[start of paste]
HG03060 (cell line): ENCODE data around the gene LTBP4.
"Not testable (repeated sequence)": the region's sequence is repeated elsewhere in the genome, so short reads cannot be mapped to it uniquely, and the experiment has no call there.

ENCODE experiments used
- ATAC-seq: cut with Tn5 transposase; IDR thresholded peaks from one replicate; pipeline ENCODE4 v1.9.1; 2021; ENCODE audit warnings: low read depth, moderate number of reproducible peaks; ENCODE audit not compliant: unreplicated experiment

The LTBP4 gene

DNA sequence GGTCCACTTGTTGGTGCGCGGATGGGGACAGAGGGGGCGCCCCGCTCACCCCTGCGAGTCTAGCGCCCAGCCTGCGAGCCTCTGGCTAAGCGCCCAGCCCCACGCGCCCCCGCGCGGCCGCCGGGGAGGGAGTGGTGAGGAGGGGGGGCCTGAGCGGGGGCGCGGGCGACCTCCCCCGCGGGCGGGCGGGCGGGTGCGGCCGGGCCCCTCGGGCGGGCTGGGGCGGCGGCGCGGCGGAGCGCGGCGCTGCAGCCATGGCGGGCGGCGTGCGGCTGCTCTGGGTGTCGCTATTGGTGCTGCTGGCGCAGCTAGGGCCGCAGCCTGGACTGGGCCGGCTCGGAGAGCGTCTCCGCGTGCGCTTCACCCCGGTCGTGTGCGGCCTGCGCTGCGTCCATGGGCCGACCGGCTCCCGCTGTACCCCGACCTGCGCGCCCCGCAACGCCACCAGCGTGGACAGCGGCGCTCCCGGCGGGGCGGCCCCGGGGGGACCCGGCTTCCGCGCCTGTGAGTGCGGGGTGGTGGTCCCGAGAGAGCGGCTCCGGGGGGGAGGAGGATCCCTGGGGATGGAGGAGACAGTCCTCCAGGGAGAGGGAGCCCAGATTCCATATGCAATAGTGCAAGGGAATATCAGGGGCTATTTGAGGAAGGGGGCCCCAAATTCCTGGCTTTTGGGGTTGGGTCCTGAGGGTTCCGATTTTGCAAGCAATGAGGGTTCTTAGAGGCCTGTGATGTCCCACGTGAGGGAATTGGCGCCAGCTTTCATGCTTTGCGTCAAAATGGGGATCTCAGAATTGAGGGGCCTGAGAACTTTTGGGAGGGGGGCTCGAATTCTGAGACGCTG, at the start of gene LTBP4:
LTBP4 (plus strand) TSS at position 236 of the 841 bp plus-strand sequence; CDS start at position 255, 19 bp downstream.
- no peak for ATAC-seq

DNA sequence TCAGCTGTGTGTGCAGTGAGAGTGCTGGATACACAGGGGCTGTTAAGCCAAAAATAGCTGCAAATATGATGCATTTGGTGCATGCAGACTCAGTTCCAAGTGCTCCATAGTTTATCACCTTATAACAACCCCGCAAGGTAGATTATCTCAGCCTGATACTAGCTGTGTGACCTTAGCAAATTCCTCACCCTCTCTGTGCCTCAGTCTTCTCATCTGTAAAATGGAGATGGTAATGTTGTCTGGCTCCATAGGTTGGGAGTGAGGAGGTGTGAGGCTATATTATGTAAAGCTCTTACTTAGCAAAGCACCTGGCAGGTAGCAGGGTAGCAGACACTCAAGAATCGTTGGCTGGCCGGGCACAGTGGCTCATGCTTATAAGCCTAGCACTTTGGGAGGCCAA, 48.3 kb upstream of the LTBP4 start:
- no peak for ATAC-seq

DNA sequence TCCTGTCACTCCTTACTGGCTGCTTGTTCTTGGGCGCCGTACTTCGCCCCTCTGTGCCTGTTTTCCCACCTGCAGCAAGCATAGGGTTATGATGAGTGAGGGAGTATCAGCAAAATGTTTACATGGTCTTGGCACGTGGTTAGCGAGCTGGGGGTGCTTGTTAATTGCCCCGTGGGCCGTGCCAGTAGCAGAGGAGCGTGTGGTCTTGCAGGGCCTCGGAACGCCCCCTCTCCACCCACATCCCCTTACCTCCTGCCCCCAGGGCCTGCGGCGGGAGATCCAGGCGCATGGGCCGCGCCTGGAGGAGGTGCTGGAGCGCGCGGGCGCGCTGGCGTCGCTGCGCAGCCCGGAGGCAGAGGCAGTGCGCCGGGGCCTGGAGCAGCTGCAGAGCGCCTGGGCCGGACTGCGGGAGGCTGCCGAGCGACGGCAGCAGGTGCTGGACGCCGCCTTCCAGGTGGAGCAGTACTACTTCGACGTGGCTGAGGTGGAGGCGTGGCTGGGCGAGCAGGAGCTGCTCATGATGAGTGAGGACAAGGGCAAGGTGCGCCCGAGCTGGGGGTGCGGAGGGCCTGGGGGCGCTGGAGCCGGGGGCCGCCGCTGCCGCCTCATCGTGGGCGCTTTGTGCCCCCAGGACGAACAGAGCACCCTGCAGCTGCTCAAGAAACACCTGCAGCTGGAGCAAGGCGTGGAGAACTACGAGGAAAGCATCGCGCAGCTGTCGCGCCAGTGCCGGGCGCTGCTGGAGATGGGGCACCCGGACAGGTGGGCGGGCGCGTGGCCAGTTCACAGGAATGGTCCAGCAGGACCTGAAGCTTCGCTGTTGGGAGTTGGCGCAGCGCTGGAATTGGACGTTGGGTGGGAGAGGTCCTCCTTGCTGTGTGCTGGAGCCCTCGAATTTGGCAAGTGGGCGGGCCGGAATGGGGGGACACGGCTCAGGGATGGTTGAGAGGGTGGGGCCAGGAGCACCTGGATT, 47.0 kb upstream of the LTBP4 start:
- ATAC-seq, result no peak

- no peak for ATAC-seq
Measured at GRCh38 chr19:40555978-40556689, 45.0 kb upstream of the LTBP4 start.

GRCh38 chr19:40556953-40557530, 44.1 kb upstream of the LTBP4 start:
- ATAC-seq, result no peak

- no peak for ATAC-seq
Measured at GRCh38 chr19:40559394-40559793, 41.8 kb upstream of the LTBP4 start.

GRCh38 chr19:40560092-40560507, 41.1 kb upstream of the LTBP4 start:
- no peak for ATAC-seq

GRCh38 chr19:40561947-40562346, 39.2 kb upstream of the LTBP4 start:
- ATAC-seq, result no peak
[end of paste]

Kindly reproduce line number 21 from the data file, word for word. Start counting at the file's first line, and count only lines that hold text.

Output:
GRCh38 chr19:40561947-40562346, 39.2 kb upstream of the LTBP4 start: